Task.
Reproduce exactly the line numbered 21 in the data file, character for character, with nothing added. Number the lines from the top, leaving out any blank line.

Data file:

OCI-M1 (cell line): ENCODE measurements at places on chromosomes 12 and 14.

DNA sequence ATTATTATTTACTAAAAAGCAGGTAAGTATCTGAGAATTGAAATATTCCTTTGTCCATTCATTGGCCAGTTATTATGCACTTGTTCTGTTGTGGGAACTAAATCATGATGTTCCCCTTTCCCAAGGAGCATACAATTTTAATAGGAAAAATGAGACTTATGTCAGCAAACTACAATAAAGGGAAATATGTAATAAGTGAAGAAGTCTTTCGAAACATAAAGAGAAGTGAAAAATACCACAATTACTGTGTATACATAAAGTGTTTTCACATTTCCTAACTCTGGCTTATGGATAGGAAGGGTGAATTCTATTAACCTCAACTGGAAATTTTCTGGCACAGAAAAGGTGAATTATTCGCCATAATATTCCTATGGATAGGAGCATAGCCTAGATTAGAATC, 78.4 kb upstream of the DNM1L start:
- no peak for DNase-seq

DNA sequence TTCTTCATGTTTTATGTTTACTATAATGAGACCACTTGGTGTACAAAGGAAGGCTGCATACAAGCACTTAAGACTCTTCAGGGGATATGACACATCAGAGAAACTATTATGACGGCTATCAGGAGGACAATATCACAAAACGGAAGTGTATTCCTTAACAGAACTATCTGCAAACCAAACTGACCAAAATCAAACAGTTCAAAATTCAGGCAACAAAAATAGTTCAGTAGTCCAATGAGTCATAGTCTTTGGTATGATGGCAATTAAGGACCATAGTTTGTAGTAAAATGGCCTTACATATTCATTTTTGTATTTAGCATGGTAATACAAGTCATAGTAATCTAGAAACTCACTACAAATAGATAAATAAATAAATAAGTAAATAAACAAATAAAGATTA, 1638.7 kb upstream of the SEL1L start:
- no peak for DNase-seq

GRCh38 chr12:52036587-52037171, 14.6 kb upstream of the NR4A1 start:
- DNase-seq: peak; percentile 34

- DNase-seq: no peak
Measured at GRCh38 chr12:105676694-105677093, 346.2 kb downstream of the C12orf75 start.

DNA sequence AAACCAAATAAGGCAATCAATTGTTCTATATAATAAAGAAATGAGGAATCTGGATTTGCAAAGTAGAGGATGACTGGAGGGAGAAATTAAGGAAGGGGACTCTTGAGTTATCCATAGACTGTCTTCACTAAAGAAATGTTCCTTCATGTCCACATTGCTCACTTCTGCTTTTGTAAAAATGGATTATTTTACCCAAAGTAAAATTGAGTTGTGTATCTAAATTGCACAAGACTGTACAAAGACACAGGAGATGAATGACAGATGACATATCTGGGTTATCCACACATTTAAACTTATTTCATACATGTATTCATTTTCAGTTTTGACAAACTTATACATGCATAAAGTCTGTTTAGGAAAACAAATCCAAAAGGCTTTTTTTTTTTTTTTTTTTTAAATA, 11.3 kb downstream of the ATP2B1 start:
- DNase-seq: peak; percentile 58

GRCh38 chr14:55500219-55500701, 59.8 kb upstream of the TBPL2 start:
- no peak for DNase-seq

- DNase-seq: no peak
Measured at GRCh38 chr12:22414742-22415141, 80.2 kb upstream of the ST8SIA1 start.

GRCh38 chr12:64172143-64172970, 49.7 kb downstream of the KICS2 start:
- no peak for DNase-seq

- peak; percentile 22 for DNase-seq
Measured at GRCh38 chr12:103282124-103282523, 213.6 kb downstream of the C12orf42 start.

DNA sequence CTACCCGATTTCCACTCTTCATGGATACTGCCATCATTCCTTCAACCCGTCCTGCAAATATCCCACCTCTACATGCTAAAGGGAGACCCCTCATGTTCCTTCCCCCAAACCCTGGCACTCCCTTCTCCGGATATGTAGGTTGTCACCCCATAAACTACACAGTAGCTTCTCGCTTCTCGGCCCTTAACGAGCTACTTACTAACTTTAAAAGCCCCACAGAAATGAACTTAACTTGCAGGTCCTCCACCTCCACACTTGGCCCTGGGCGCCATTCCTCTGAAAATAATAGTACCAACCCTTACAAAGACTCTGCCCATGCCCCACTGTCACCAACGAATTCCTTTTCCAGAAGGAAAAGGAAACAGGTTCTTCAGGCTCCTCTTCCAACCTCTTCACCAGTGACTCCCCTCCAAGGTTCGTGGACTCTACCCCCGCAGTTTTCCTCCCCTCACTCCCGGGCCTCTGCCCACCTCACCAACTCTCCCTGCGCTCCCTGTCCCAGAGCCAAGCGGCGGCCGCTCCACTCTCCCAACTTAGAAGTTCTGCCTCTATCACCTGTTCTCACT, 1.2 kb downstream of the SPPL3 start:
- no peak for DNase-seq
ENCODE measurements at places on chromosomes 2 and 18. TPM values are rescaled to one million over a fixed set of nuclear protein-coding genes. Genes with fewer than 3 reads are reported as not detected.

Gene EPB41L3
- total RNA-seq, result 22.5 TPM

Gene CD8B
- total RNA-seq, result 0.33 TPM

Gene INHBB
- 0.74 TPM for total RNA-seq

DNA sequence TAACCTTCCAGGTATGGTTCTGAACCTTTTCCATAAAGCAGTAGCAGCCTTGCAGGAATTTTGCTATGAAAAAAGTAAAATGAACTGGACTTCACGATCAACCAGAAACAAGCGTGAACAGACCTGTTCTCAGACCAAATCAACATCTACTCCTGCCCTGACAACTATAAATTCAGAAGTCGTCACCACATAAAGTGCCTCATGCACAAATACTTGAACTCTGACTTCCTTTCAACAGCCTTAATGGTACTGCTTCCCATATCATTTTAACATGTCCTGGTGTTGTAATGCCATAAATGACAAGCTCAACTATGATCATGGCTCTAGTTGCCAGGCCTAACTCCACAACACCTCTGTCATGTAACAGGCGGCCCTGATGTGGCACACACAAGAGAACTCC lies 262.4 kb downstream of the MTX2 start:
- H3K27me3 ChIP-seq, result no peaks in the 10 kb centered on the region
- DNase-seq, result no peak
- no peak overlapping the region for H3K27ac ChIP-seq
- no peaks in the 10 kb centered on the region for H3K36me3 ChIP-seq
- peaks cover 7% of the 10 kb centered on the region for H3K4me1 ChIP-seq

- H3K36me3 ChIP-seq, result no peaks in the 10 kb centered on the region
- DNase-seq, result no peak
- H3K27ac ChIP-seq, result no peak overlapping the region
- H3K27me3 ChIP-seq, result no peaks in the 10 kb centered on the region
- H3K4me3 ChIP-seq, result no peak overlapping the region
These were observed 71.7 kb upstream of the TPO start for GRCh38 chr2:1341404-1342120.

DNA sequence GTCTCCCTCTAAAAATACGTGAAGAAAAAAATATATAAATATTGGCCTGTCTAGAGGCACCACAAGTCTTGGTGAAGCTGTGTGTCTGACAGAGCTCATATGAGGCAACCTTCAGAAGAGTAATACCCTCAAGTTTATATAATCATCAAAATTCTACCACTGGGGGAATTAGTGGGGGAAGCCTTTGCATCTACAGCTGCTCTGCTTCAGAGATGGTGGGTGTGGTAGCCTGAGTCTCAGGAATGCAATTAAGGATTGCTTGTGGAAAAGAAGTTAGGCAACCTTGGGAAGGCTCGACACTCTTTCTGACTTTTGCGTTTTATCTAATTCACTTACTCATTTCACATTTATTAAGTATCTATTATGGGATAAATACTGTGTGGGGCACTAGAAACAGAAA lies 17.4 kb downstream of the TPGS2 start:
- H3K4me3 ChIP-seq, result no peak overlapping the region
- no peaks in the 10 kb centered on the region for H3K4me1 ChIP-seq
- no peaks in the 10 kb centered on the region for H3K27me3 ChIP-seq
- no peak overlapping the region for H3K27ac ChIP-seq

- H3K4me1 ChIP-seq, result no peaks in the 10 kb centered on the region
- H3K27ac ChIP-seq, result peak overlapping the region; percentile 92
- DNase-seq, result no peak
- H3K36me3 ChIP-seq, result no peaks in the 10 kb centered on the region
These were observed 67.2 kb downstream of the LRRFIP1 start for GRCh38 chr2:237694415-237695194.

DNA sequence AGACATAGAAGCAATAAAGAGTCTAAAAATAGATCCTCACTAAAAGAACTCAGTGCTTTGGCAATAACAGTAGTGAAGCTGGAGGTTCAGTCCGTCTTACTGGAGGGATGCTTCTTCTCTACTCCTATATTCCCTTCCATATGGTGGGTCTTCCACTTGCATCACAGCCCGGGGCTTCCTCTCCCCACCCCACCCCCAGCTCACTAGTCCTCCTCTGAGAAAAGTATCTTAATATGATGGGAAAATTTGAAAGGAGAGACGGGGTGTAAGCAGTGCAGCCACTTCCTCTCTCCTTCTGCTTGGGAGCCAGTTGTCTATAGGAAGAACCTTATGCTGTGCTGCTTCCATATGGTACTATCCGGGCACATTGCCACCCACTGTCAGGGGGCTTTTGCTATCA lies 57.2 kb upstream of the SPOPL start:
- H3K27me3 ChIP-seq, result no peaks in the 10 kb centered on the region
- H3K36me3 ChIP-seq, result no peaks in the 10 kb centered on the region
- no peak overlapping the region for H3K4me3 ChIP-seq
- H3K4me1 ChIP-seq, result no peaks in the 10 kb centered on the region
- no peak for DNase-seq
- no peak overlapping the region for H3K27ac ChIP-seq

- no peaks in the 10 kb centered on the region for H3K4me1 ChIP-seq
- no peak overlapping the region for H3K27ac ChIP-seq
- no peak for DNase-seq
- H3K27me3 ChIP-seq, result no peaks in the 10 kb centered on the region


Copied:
- no peak for DNase-seq